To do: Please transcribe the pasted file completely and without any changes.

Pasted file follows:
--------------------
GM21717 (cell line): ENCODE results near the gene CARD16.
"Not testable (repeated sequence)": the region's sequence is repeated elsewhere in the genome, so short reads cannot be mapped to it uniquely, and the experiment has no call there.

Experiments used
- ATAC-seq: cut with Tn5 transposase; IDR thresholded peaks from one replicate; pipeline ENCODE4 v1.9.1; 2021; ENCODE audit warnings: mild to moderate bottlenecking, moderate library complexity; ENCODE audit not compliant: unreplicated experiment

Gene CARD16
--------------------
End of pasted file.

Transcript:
GM21717 (cell line): ENCODE results near the gene CARD16.
"Not testable (repeated sequence)": the region's sequence is repeated elsewhere in the genome, so short reads cannot be mapped to it uniquely, and the experiment has no call there.

Experiments used
- ATAC-seq: cut with Tn5 transposase; IDR thresholded peaks from one replicate; pipeline ENCODE4 v1.9.1; 2021; ENCODE audit warnings: mild to moderate bottlenecking, moderate library complexity; ENCODE audit not compliant: unreplicated experiment

Gene CARD16